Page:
Now that the temp is down to the 80s here in Bakersfield, it feels like Fall and Winter are about to ring the doorbell. And that means it’s time to give a little more attention to immune strength!
Henry David Thoreau had some good seasonal advice:
Live in each season as it passes; breathe the air, drink the drink, taste the fruit, and resign yourself to the influences of each. Let them be your only diet, drink, and botanical medicine. (1906. Journals ientry for 23 August 1853.)
Living in harmony with the seasons and eating in-season vegetables, fruits and herbs for health and healing is sage advice. Yogis also know that certain foods, herbs and spices are particularly good for maintaining health and warding off the assorted bugs and ailments associated with changes in weather, sunlight, and seasons. A few most important ones to include in your daily diet are: Turmeric, Ajwain, Onions, Garlic, and Ginger. This post will focus on turmeric and ajwain. Next week we’ll look at the Trinity Herbs: onions, garlic and ginger.
Turmeric – the Golden Healer
In Ayurveda there is a saying, “The fox found a small piece of turmeric and became a doctor.” It is healing for the body internally and externally and is good for building the immune system, relieving stomach problems, arthritis, bones & joints, and lowering cholesterol. Turmeric is a potent, safe, and natural antiviral, antibacterial, and anti-inflammatory. Yogi Bhajan summarizes turmeric:
Turmeric has one hundred and eight elements of body healing in it. One ingredient which is very powerful is the energy ingredients. It energizes your body, it heals your system. For all internal hurt and pain or a sickness or recovery and recuperation, people take turmeric. … It is one of the best tonics ever God made. It’s called the master herb. (4/7/1992, YB Library of Teachings)
If you take a quarter ounce of turmeric in your body every day, your inside organs and your energy will remain in balance. This is the cheapest herb, cheapest root on the Earth. (3/24/1992 YB Library of Teachings)
It’s easy to include turmeric in your diet every day. It is most commonly available and used in powder form. You can sometimes find fresh turmeric root in markets. If making a morning smoothie, I like to add a 2-3 inch piece of turmeric root. Ideally though, turmeric is cooked with oil. Sizzling in oil for a minute or two releases its properties and we are better able to assimilate. If not sizzled in oil, it should boil in water for at least 8 minutes.
You can make Turmeric Paste by boiling a few tablespoons of turmeric with a cup of water for at least 8 minutes, until it makes a thick paste (add more water as necessary so it cooks long enough). Store in an airtight jar in the fridge where it will keep for a good week. Then add a spoonful to stir-fries, smoothies, rice, and other foods you prepare.
Stir a spoonful of Turmeric Paste into plain yogurt. When I make Homemade Yogurt I add the turmeric paste the same time I add the culture to the boiled milk (about 1 rounded Tbsp. paste per quart of milk). Sometimes I make the paste right in the pot (about 2-1/2 Tbsp. turmeric and a cup of water for 2 quarts yogurt), and when the paste is done, stir in the milk and bring it to the boiling point. Either way you will have essentially the same tasty result. It’s delicious with sweet or savory. Lately my breakfast has been sliced pears and strawberries, soaked almonds, and Golden Yogurt. So perfectly good.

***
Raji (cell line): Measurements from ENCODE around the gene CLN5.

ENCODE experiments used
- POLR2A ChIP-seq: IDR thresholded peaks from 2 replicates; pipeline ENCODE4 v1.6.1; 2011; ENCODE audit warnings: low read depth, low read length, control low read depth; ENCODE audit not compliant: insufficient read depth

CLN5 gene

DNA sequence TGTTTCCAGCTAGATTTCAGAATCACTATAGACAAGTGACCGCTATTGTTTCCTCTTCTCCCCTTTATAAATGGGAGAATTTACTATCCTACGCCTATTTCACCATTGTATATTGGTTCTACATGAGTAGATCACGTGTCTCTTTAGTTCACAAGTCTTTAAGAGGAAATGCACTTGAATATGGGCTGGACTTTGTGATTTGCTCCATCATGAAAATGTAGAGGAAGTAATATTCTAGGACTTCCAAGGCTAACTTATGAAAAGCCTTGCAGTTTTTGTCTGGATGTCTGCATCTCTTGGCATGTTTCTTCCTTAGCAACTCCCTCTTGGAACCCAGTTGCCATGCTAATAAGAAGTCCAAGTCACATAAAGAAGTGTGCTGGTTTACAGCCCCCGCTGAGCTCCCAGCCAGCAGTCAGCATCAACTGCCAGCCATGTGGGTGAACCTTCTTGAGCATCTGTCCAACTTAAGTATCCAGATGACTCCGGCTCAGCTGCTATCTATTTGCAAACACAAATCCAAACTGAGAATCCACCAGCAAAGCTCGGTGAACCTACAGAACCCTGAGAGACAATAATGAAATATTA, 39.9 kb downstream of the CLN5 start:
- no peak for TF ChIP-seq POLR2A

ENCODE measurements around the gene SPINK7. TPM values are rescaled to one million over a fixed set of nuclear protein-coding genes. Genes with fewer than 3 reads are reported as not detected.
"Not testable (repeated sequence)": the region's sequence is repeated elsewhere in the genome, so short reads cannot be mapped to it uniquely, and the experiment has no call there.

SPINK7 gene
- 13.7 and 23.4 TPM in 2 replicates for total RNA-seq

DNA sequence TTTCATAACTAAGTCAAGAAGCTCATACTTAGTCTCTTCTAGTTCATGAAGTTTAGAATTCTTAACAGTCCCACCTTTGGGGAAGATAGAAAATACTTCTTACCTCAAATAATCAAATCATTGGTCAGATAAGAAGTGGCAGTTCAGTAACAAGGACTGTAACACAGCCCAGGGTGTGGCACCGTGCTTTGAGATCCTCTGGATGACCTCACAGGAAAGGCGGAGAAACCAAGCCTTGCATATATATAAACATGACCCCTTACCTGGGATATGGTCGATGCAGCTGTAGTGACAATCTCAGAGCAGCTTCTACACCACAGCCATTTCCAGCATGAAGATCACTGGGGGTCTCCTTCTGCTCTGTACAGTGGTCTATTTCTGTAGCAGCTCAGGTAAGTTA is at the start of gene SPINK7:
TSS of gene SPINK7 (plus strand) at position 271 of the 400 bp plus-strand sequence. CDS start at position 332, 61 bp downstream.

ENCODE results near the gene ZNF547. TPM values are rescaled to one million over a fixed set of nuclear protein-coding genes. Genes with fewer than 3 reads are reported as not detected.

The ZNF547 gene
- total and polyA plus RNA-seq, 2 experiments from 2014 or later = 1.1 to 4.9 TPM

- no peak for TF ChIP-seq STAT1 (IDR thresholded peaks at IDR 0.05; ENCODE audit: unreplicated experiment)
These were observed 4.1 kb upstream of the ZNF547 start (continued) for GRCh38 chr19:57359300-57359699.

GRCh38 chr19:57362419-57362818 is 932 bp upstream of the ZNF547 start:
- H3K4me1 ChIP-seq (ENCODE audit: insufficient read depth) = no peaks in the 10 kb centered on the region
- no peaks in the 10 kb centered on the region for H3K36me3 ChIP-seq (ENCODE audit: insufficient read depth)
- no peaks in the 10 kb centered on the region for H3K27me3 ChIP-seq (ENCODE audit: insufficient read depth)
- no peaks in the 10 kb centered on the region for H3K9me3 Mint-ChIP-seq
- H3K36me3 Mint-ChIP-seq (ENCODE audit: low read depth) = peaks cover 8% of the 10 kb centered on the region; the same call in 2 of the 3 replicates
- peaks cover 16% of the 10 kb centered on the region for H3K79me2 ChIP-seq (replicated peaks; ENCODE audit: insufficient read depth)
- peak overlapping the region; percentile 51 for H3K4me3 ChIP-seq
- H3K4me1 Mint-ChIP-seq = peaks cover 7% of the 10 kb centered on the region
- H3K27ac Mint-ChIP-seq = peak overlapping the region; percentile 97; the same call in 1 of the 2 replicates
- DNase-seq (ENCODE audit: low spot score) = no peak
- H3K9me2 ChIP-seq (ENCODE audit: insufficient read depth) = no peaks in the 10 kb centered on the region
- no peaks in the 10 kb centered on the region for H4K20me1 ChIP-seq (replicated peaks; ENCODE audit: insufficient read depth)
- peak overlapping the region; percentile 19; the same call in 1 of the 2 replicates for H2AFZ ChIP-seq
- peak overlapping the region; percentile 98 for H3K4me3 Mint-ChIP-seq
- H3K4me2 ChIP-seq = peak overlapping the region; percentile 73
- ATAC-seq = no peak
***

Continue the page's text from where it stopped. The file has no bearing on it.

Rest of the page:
Bring 2 cups of milk to the boiling point, add a tablespoon of almond oil and a spoonful of turmeric paste. Blend to a froth with some honey and a dash of pepper or nutmeg. Drink a cup a day for 40 days and see if your creaky achy joints creak and ache less. I sometimes make Golden Milk with cardamom (a few crushed pods or cardamom powder added to the milk when heating it up). This is a very soothing drink at night.
What about turmeric supplements? Yes, you can take those if you like for convenience. These contain a concentrate of turmeric’s active component curcumin. Be sure the capsules contain curcumin in an oil base. Make it a point to include turmeric in your diet every day, whether as a supplement or as part of a meal.
Ajwain is a spice available in India specialty markets. Tiny seed pods, with a flavor akin to oregano, ajwain is for immune strength and fighting off disease. Like its friends oregano and thyme, ajwain contains Thymol.
Thymol is a potent antimicrobial and antioxidant. Starting in September or October, I start adding 2-3 teaspoons of ajwain to each gallon batch of Yogi Tea I make . You can also add it to tofu dishes, curries, breads, chapatti dough, rice, and besan (garbanzo flour) pancakes. Yogi Bhajan has given numerous recipes with ajwain for immune strength and detox. These are included in my cookbook, From Vegetables with Love: Recipes and Tales from a Yogi’s Kitchen (coming out in April 2015).
What you eat is just part of keeping your immune system strong. Stress is one of the main factors causing weakened immune function. Manage stress well. Start your day with meditation or prayer, or at least 11 minutes of long deep breathing. Exercise regularly. Keep a sunny outlook on life. Share laughter. Serve…whether through small acts of kindness or by volunteering at a local nonprofit. All these things work on body, mind and spirit… keeping you in balance.
Stay tuned for my post about Garlic, Onions & Ginger next week.
In the meantime enjoy every breath and bite, every day!